To prevent the dreaded core dump (or at least some of them) we need to give our pointers useful values.
&) operator does. We've seen it in doing calls to
scanf(), but we've never really studied it. An expression such as
&xis evaluated to be the address of the variable
xand the expression has type "pointer to
xis of type
Take for example the following code fragment:
int x, *x_ptr; x_ptr = &x; x = 5; printf("%d\n", *x_ptr);
ppoints to some object and that
qis a pointer of the same type as
p. The statement:
q = p;
qpoint to the same thing. This is clear when we remember that the value of a pointer is the address of the thing to which it points. Assigning one variable to another copies the value of the variable on the right to the one on the left. After such an assignment, the pointer on the left now has the same value as the one on the right which means that it points to the same object.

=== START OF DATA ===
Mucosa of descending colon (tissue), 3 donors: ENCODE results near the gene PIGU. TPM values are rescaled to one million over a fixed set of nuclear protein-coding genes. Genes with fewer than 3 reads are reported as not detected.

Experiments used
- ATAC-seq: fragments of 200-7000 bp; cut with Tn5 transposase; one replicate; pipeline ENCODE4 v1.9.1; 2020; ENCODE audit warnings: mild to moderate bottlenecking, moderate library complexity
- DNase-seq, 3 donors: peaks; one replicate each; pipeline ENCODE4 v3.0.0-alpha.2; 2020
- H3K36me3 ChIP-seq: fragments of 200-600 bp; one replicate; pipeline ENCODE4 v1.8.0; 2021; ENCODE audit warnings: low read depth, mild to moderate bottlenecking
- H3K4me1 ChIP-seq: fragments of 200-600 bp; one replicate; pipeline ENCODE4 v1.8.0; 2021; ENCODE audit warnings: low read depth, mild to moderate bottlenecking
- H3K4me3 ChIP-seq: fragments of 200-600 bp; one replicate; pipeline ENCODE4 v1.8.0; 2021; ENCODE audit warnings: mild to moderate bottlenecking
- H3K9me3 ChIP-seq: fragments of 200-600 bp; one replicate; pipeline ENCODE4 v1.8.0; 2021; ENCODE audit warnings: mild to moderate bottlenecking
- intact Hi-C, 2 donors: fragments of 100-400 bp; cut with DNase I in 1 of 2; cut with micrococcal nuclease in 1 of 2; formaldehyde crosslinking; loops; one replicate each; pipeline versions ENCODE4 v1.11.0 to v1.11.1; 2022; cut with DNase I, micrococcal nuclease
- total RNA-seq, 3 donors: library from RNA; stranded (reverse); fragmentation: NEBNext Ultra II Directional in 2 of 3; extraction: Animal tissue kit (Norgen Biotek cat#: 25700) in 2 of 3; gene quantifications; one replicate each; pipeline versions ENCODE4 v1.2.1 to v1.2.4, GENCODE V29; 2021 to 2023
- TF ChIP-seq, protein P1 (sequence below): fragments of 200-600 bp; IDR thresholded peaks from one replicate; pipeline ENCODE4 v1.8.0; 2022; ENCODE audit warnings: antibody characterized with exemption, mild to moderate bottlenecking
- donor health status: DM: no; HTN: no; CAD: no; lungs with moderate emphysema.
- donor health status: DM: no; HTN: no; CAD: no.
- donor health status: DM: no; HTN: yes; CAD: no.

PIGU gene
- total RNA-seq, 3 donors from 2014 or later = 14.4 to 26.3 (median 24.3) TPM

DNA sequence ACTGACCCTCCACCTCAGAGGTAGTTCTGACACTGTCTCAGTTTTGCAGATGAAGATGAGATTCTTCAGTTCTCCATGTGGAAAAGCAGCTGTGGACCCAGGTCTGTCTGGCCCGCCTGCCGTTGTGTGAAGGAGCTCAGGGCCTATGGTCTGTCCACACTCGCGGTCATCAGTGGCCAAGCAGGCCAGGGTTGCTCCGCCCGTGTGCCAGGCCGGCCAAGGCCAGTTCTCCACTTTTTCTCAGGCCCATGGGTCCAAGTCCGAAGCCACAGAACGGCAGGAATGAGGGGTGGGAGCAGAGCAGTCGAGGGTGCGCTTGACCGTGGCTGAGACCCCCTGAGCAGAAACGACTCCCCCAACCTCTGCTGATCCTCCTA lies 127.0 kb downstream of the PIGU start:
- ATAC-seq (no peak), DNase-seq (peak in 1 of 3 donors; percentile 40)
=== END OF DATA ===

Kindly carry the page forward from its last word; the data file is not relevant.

malloc()takes as an argument the number of bytes which we want to allocate and it returns a pointer to the new object. The usual way we use
p = (foo *)malloc(sizeof(foo));
pis a pointer to a
(foo *)preceding the
malloc()tells the compiler to convert the pointer
malloc()returns to a pointer to a
malloc()has no way of knowing what type of object you want to point to, only how big it is. The
sizeof(foo)evaluates to the number of bytes in a
foo. This is a portable way of determining the size of an object.